Preview abstract For visual document understanding (VDU), self-supervised pretraining has been shown to successfully generate transferable representations, yet, effective adaptation of such representations to distribution shifts at test-time remains to be an unexplored area. We propose DocTTA, a novel test-time adaptation method for documents, that does source-free domain adaptation using unlabeled target document data. DocTTA leverages cross-modality self-supervised learning via masked visual language modeling, as well as pseudo labeling to adapt models learned on a source domain to an unlabeled target domain at test time. We introduce new benchmarks using existing public datasets for various VDU tasks, including entity recognition, key-value extraction, and document visual question answering. DocTTA shows significant improvements on these compared to the source model performance, up to 1.89% in (F1 score), 3.43% (F1 score), and 17.68% (ANLS score), respectively. View details
    Preview abstract Multimodal large-scale pretraining has shown impressive performance gains for unstructured data including language, image, audio, and video. Yet, the scenario prominent in real-world applications is the existence of combination of structured (including tabular and time-series) and unstructured data in conjunction, and it has been understudied. Towards this end, we propose LANISTR, a novel attention-based framework to learn from LANguage, Image, and STRuctured data. We introduce a new multimodal fusion module with a similarity-based multimodal masking loss that enables LANISTR to learn cross-modal relations from large-scale multimodal data with missing modalities during training and test time. On two publicly available MIMIC-IV and Amazon Product Review datasets, LANISTR achieves absolute improvements of 6.47% (AUROC) and 8.35% (accuracy), respectively, compared to the state-of-the-art multimodal models, while showing superior generalization capabilities. View details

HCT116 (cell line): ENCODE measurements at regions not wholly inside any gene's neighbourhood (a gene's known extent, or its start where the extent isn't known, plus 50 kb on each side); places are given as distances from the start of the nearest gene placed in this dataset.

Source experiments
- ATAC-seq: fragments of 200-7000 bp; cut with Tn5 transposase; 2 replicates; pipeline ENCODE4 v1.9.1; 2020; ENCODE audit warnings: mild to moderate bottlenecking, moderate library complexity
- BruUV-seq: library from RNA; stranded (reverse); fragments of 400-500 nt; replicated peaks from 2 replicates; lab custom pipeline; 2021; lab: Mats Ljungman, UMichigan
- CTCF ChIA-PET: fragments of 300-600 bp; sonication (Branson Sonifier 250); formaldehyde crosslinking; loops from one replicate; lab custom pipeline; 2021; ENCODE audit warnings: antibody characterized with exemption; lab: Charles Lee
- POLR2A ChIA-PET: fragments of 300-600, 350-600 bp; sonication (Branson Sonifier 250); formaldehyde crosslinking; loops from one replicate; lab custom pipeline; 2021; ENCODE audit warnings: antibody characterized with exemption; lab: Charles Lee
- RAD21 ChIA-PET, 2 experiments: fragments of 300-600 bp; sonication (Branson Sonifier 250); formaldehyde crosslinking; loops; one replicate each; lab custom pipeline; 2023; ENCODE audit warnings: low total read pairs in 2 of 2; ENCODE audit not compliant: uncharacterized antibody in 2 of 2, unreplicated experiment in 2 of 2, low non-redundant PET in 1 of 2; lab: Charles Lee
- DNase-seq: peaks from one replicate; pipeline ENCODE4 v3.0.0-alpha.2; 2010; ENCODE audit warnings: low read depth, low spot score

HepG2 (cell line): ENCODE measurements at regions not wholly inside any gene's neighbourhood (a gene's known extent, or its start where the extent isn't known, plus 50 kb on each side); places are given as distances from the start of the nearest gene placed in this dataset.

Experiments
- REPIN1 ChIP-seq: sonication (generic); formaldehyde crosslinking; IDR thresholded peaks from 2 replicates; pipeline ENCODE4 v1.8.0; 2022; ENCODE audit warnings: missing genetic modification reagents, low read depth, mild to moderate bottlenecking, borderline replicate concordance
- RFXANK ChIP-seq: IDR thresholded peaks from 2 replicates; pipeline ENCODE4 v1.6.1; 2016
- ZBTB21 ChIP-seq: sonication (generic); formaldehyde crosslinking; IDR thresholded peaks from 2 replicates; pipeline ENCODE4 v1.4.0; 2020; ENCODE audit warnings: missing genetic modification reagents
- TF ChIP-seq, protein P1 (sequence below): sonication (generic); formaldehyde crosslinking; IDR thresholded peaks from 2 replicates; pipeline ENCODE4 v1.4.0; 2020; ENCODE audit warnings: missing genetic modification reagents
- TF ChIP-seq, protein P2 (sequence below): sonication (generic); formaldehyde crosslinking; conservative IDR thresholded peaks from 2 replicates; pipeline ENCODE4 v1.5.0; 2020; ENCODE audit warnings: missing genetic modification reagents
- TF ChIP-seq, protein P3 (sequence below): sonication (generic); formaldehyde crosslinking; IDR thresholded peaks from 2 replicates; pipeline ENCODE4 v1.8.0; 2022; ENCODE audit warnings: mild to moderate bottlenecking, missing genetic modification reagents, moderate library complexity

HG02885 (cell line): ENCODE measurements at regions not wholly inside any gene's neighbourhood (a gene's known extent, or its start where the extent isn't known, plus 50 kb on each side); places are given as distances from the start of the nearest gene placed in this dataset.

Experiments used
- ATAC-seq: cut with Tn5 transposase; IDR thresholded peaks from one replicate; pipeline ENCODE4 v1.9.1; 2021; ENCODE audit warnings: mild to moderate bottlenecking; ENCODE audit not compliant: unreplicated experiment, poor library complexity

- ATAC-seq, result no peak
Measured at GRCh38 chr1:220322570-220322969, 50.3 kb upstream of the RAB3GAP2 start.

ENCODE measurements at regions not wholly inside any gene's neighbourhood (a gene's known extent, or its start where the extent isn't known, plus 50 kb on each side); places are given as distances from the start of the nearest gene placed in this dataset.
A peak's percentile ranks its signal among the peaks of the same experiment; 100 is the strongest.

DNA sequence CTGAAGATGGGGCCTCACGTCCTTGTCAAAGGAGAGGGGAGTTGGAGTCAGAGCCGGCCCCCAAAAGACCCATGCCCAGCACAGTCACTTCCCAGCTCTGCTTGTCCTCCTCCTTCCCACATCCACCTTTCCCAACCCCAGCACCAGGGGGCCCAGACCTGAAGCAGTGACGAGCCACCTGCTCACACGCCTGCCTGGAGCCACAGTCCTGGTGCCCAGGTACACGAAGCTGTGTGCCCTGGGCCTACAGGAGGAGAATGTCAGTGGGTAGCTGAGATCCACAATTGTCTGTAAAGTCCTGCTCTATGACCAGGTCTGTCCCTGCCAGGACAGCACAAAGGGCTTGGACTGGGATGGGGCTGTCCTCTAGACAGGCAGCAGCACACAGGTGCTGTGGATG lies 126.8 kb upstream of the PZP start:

Preview abstract Continual learning aims to enable a single model to learn a sequence of tasks without catastrophic forgetting. Top-performing methods usually require a rehearsal buffer to store past pristine examples for experience replay, which, however, limits their practical value due to privacy and memory constraints. In this work, we present a simple yet effective framework, DualPrompt, which learns a tiny set of parameters, called prompts, to properly instruct a pre-trained model to learn tasks arriving sequentially without buffering past examples. DualPrompt presents a novel approach to attach complementary prompts to the pre-trained backbone, and then formulates the objective as learning task-invariant and task-specific "instructions". With extensive experimental validation, DualPrompt consistently sets state-of-the-art performance under the challenging class-incremental setting. In particular, DualPrompt outperforms recent advanced continual learning methods with relatively large buffer sizes. We also introduce a more challenging benchmark, Split ImageNet-R, to help generalize rehearsal-free continual learning research. Source code is available at https://github.com/google-research/l2p. View details